"We must offer the people of New Orleans every chance for a sense of closure and the opportunity for a new beginning," Mayor Ray Nagin said, defending his plan to open the Algiers, French Quarter and Garden District areas - where the floods have receded and power and running water have been restored - over the next 10 days and allow in up to 180,000 people.
Mr Nagin's decision was criticised by the man with whom he is supposed to be working to ensure the swiftest possible recovery for New Orleans, devastated by Hurricane Katrina three weeks ago.
Coast Guard Vice-Admiral Thad Allen, the new head of the federal disaster relief effort, described the mayor's plan as "extremely ambitious and extremely problematic". The admiral continued his criticisms yesterday and they are likely to be the focus of a meeting between him and Mr Nagin today.
"I've spoken in the last 24 hours with the head of the EPA [Environmental Protection Agency] and the director of the Centres for Disease Control, and our collective counsel is for him to slow down and take this at a more moderate pace," he said on Fox News.
Federal officials were concerned about health and safety issues regarding the quality of mains water and concentrations of E.coli and fecal coliform bacteria, Vice-Admiral Allen said. He also raised questions about the condition of the repaired levees, questioning the wisdom of permitting tens of thousands of people back in case there were fresh problems with weakened levees or another hurricane.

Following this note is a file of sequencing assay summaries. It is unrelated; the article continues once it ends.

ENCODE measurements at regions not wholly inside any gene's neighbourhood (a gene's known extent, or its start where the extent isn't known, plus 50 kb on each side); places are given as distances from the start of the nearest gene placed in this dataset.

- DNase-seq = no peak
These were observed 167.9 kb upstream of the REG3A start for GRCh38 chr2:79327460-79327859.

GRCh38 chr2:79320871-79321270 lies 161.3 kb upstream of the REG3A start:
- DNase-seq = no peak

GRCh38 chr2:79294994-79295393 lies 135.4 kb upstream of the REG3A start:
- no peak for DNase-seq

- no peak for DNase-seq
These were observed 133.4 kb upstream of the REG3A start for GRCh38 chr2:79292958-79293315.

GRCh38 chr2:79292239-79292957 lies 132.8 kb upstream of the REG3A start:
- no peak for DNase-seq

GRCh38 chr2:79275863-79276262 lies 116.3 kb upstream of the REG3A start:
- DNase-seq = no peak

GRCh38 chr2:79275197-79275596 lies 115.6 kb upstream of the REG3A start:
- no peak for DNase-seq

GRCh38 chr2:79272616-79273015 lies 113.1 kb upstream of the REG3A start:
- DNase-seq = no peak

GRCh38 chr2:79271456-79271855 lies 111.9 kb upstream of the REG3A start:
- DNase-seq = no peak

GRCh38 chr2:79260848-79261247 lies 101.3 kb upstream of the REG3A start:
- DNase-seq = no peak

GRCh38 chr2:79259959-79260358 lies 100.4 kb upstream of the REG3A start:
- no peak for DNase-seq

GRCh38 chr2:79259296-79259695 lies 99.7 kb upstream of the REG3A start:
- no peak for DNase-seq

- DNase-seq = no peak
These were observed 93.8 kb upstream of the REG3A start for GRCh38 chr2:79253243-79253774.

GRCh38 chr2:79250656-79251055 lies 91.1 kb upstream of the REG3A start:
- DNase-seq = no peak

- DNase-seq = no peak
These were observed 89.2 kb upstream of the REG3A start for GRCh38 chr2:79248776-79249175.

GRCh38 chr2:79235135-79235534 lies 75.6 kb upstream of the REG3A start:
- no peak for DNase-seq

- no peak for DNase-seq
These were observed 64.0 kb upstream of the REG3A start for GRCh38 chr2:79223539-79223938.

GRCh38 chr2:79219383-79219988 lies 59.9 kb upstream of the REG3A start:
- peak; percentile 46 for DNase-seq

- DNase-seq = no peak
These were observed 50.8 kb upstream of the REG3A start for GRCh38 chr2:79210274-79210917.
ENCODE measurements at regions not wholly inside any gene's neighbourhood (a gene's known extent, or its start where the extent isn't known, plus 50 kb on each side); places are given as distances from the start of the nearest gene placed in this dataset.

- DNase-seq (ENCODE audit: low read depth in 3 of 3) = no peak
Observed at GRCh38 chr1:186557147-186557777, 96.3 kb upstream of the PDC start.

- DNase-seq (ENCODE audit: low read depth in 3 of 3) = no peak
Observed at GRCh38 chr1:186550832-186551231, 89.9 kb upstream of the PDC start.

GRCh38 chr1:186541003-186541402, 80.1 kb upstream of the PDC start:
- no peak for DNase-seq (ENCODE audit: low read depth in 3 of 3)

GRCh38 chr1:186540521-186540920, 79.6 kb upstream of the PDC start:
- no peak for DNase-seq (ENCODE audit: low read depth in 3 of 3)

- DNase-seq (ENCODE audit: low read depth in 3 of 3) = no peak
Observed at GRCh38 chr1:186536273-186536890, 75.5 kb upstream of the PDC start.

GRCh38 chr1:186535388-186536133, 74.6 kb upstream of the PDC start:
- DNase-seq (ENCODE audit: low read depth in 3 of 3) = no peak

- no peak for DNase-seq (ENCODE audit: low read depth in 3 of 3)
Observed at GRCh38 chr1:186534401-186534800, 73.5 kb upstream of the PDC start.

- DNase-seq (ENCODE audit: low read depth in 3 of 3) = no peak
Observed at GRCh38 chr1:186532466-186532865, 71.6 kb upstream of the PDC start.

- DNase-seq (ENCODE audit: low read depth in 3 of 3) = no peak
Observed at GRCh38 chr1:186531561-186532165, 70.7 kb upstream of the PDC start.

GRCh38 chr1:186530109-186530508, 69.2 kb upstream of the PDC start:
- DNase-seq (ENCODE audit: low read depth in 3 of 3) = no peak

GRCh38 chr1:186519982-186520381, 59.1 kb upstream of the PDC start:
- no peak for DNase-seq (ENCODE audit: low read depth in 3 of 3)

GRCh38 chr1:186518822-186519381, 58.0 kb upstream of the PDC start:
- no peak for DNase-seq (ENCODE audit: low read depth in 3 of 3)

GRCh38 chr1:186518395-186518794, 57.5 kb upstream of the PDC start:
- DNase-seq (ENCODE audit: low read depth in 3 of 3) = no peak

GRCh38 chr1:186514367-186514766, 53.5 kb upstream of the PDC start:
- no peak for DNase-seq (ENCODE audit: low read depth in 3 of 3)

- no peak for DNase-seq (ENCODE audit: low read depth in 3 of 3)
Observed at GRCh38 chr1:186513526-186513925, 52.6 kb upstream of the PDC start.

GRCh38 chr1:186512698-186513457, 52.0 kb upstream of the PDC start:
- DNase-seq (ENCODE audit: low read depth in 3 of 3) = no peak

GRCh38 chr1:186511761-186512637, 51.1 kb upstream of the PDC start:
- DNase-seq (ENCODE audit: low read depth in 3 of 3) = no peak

"If you bring significant amounts of people into New Orleans, you need an evacuation plan," he said.
The conflict between the two men highlights the problems faced by officials as they try to return New Orleans to some sense of normality. With hundreds of thousands of residents still displaced and with no idea when they might return, Mr Nagin is desperate to see some sort of life return to the city and to help get businesses operating again as soon as possible.
"Promoting the return of commerce to New Orleans and the region is key if we are going to realise our common objective: to bring New Orleans back," he said.
While the federal relief effort might share the long-term aims, Vice-Admiral Allen is also charged with overseeing safety. Experts say the return of people will result in scores of accidents.
"The second wave of disaster is when you welcome the people back and the infrastructure of the city is not in place," said Peter Deblieux, an emergency room doctor at New Orleans Charity Hospital. "We will see the chainsaw people - lacerations of the left thigh, lacerations of the left forearm."
Lights returned to the French Quarter on Saturday as power was restored in some areas. Business owners began the task of cleaning up in order to reopen, hoping there will be enough customers to make it worthwhile. However, it may be more than a year before tourists return to the city.
Katrina's death toll currently stands at 816.Reuse content